Collaboration is key
Cross-departmental collaboration and student involvement have been critical to the project’s success, Matiasek said. Throughout the entire sample analysis process, the civil engineering and geological and environmental sciences departments have shared instruments, knowledge, and results, increasing efficiency and productivity, she said.
“The ease of sharing equipment and capabilities is one of the University’s greatest strengths,” she said, adding that students also benefit by gaining interdisciplinary research experience that prepares them well for future careers and graduate school.
Student researcher Erica Plasencia is a fourth-year civil engineering major who is focusing her studies on water quality. Through this project she has learned how to conduct complicated scientific processes, such as ion chromatography, as well as sampling protocols and techniques.
“The first day I went sampling, it was raining, so we were wearing raincoats and gloves, and I learned proper sampling procedures in the field, which is not a closed environment like the lab,” she said.
For example, when taking samples from a creek, she said, it’s important to take water from midstream instead of near shore so you get a representative sample. Immediately putting samples on ice and processing them shortly after is also critical to maintaining integrity.
The opportunity to work closely alongside Webster and gain these sampling, instrument, and lab skills directly influenced Plasencia’s recent decision to pursue a graduate degree, she said.
“Before starting this research, I wasn’t considering grad school because I didn’t have an idea of what I was interested in,” she said. “Then the fire happened and I’ve had two perspectives. I’m looking at the effects in terms of science and the environment, and I’m also looking at the effect it’s had on the social aspect and our community. And I’ve seen how those two things are connected—as the environment continues to impact the community.”
Another student researcher, biology major Gabrielle Wyatt, was one of two team members who lost her home and all her possessions in the fire. Forced to move into a hotel room for the remainder of the academic year, Wyatt staunchly carried on with the watershed work and her own research project at Butte College’s bioswale filtration system, missing only the classes that were canceled due to the fire.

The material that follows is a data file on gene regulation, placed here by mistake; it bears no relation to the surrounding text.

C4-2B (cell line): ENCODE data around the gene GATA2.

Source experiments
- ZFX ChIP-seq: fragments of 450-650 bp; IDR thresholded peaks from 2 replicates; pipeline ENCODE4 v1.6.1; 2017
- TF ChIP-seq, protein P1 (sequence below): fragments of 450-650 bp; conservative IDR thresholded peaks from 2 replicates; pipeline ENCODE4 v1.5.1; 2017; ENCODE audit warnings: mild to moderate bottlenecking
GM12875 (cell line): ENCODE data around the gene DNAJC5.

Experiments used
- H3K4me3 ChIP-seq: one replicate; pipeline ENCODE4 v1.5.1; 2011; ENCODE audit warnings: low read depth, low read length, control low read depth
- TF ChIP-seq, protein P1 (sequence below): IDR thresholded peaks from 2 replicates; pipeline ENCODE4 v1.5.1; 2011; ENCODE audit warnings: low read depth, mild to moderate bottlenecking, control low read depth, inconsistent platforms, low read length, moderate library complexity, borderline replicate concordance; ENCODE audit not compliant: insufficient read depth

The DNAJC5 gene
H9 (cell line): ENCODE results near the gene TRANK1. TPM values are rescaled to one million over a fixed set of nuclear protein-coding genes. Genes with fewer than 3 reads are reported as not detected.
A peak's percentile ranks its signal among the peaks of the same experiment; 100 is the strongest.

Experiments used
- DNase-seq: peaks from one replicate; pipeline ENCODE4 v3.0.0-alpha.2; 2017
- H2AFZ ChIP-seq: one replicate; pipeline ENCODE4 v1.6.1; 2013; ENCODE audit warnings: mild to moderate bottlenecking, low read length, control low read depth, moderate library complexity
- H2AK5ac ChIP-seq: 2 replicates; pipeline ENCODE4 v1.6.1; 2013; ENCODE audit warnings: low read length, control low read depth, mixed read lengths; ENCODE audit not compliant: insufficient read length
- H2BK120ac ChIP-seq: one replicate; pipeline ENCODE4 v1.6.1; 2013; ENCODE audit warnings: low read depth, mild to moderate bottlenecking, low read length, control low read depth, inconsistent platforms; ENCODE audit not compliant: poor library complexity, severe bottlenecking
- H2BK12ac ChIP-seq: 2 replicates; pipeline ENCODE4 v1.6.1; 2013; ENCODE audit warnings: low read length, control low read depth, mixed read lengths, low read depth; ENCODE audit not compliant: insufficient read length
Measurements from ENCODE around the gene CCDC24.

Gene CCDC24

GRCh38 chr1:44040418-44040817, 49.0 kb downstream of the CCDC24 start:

Besides an interest in the topic and a desire to help the community, she said she now realizes she used the research to help cope with the magnitude of the tragedy.
“It made me feel like I was doing something to make the situation better; it gave me something to focus on,” she said.
And she fell in love with research. On track to graduate in spring 2020, she has dreams of attending graduate school and becoming a science professor.
Today, Webster and Matiasek are in the process of applying for longer-term funding to continue studying the Butte County foothills watershed in the coming years. After they presented their work at the 2019 Camp Fire Research Symposium in June, they hope to continue sampling through the winter and spring.
Another component of the team’s work includes looking at the efficacy of wattles, or barriers used to help protect waterways from runoff, which were placed around the burn zone en masse after the fire. A large and diverse group of local, state, and federal agencies and nonprofits, including the Chico State research team, met regularly over the last year to assess whether the wattles were effective and determine how to better use them in future events.
It makes sense, Webster said, to use the Camp Fire tragedy as an unexpected opportunity to support student success and build greater understanding of wildfires through unusual hands-on field research.
“There are always opportunities to do research, but this was right in our backyard,” he said. “It allowed students to see the issues firsthand, participate in a meaningful way close to campus, and be involved in high-level research with a large amount of sampling.
“There are no easy answers to all of this; these are difficult and complicated issues that can’t be solved in a semester or even a year,” he continued. “It’s totally the real world; we’ve gained a lot of resources through these grants. There are definitely more opportunities for our students as a result.”